Watch: Sommaren med Monika 1953 123movies, Full Movie Online – Harry Lund is a nineteen-year-old man who meets Monika, a romantic, reckless and rebellious seventeen-year-old, and they fall in love. They leave their families and jobs in their small town, Harry gets his father’s boat and they spend the summer together in an isolated island. Monika gets pregnant, and Harry decides to marry her. He grows up, gets a job and returns to his studies, trying to improve their lives and raise their daughter June, while Monika just wants to have fun..
Plot: Monika from Stockholm falls in love with Harry, a young man on holiday. When she becomes pregnant they are forced into a marriage, which begins to fall apart soon after they take up residence in a cramped little flat.
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|7.5/10 Votes: 14,844|
|100% | RottenTomatoes|
|N/A | MetaCritic|
|N/A Votes: 268 Popularity: 8.683 | TMDB|
Sumer Is Icumen In.
It must be agonizing to be deeply in love with someone who feels only a casual and momentary attraction to you. Better, the object of all that affection should be completely indifferent, and still better if the other person hates your guts. But that, along with a lot of multi-layered symbolism is what the movie is all about.
But this is 1953 and it would be a mistake to confuse “Summer With Monica” with Ingmar Bergman’s later stuff, like “Scenes From A Marriage,” by which time he’d gotten all minimalist and spiritual. In “Scenes From A Marriage,” a man and wife talk for two hours in a single room. The Big Reveal leads to one or the other raising his or her eyebrows. I don’t remember. I’ve done my best to forget. My wife dragged me to it and after a few minutes of fierce boredom I began to doze off the way I do at the opera. I haven’t looked but I’d be surprised if “Scenes From A Marriage” didn’t get a statistically significant better approval rating from women than men.
Anyway, compared to that, “Summer With Monica” looks like a John Wayne Western from the 1930s. Lots of action. The two lovers, Lars Ekborg and Harriet Andersson are having a miserable time in the city. He’s nineteen and has no aim in life. She’s eighteen and lives in a cramped apartment with her drunken father and a horde of squalling brothers and sisters. They run off and spend the summer together on Lars’ small boat, roaming the rustic waterways, swimming naked, getting drunk, eating wild mushrooms, and spending nights devoted to the delicacies of Venus. She gets pregnant. (It was a shocker in its time and shown only in art houses.) As summer draws to a close they return to the city, where Lars finds a satisfying job and Andersson remains the narcissistic, self-indulgent slob she was during the summer. And worse. When he returns early from a job, he finds her in bed with another man. She spitefully tells Lars that she loved the guy she was sleeping with.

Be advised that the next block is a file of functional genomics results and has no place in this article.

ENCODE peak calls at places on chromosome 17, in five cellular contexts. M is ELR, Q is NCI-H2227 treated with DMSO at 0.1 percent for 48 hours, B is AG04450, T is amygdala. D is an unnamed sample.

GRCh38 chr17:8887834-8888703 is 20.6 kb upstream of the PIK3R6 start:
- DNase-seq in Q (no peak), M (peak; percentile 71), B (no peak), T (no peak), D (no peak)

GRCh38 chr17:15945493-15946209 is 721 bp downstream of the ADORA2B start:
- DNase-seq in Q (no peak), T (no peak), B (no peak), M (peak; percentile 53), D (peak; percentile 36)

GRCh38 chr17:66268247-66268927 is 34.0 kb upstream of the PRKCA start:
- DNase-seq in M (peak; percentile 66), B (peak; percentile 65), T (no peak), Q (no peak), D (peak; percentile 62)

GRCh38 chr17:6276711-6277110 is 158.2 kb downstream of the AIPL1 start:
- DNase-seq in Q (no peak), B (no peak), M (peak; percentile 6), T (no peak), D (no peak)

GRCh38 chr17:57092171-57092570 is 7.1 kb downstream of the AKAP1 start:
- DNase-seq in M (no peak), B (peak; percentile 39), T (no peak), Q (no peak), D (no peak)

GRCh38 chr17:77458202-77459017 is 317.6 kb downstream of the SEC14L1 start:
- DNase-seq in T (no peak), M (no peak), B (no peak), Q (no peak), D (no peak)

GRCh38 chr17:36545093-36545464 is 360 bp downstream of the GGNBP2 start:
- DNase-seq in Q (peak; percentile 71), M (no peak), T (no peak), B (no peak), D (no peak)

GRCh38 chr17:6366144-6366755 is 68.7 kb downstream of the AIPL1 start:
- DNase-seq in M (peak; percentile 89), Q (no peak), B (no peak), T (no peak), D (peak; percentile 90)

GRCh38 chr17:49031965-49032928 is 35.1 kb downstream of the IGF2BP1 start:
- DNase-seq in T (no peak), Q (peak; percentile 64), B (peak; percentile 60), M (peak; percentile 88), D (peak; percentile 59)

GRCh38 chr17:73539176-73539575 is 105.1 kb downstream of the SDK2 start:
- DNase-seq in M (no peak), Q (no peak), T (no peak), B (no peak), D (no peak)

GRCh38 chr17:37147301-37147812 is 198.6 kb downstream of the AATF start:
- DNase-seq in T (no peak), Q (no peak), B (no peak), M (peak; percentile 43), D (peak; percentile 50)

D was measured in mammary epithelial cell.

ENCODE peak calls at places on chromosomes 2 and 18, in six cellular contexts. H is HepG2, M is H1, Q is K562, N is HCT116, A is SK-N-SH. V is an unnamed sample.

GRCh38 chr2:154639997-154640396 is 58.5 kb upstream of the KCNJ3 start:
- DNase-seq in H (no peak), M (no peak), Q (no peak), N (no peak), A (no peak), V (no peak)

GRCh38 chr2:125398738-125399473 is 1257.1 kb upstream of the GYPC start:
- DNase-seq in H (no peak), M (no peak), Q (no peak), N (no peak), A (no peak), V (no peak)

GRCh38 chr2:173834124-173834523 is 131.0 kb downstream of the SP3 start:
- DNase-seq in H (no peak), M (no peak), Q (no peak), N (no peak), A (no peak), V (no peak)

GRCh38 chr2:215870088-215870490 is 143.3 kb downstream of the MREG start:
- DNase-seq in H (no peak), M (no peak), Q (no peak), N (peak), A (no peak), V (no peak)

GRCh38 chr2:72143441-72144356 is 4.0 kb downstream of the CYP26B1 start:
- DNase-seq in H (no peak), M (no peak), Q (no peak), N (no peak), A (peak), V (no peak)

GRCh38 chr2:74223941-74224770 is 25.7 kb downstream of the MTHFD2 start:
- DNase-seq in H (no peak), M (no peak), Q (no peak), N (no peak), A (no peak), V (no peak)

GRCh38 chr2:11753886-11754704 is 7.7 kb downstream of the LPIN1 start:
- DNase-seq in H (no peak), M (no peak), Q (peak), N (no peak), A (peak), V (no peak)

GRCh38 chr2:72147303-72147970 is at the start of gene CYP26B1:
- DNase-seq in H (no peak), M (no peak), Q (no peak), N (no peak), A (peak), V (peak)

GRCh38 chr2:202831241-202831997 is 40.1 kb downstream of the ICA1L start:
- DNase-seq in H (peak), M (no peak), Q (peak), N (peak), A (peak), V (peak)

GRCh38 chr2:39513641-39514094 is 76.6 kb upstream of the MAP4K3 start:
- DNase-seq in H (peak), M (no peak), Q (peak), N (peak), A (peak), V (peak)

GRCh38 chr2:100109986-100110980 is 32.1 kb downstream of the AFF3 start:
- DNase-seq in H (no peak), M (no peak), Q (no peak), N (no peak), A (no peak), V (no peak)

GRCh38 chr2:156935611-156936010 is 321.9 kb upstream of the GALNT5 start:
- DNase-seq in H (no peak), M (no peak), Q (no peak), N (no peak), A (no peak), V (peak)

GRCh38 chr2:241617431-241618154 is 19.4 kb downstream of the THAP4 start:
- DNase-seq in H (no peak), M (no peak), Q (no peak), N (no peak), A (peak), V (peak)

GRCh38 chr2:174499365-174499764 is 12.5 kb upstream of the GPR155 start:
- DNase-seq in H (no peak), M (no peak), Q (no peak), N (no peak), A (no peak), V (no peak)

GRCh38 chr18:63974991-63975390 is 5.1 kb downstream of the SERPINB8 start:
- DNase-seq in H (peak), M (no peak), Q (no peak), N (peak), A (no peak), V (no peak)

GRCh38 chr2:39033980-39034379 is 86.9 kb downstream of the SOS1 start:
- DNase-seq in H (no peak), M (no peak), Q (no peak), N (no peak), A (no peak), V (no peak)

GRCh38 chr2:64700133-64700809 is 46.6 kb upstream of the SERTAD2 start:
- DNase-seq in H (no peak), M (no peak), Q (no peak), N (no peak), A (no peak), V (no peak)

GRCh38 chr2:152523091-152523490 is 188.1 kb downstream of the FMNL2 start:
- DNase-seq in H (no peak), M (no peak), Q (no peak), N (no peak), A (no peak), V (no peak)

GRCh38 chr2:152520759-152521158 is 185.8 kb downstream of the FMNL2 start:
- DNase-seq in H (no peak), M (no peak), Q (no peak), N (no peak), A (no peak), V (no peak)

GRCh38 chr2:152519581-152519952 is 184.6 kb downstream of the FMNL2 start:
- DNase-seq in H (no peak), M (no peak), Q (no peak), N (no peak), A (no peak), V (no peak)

I don’t want to go on about the plot except to emphasize that it moves very quickly. Lars’ acting is okay. He’s an earnest young man who takes the short Scandinavian summer off when the Minnesingers arrive and the cuckoo sings. He’s all right but Andersson’s is a compelling character and she is an enthralling actress. If you doubt it, watch the scene in Bergman’s “Through A Glass Darkly” when her hallucinated vision of God turns into a giant spider.
Bergman’s direction is stylistically innovative but in a curiously quiet way that doesn’t draw much attention to itself. At times, it can only be described as “artistic.” I don’t just mean the picture postcard compositions of fields of waving reeds, or the liquid reflection of the sun breaking into multiple scintillating globes before coalescing again as the ripples pass, or the black-and-white rainbow.
The ugliness is turned into beauty too, like a shot of the stark, black steel girders of a bridge that the lovers camp under. And there is one shot that simply would never have occurred to any American director of the period. Lars leaves on a business trip after handing her some money to pay the month’s rent. Instead, Andersson gussies up in front of the mirror and sits in a bar. The camera holds for an outrageously long time on her stunning face, turned halfway towards the lens, assessing the audience out of the sides of her eyes, her sensuous lips ready for business.
You know, the summers are brief, like life, Bergman seems to be telling us. Better enjoy them while we can, before we have to buckle down to the business of getting along for eternity.
Original Language sv
Runtime 1 hr 36 min (96 min), 1 hr 2 min (62 min) (re-edited) (USA)
Genre Drama, Romance
Director Ingmar Bergman
Writer Per Anders Fogelström, Ingmar Bergman
Actors Harriet Andersson, Lars Ekborg, Dagmar Ebbesen
Production Company N/A
Sound Mix Mono (AGA Sound System)
Aspect Ratio 1.37 : 1
Laboratory Svensk Filmindustri, Råsunda, Sweden
Film Length 2,630 m (Sweden, cut), 2,640 m (Sweden, uncut)
Negative Format 35 mm
Cinematographic Process Spherical
Printed Film Format Digital, 35 mm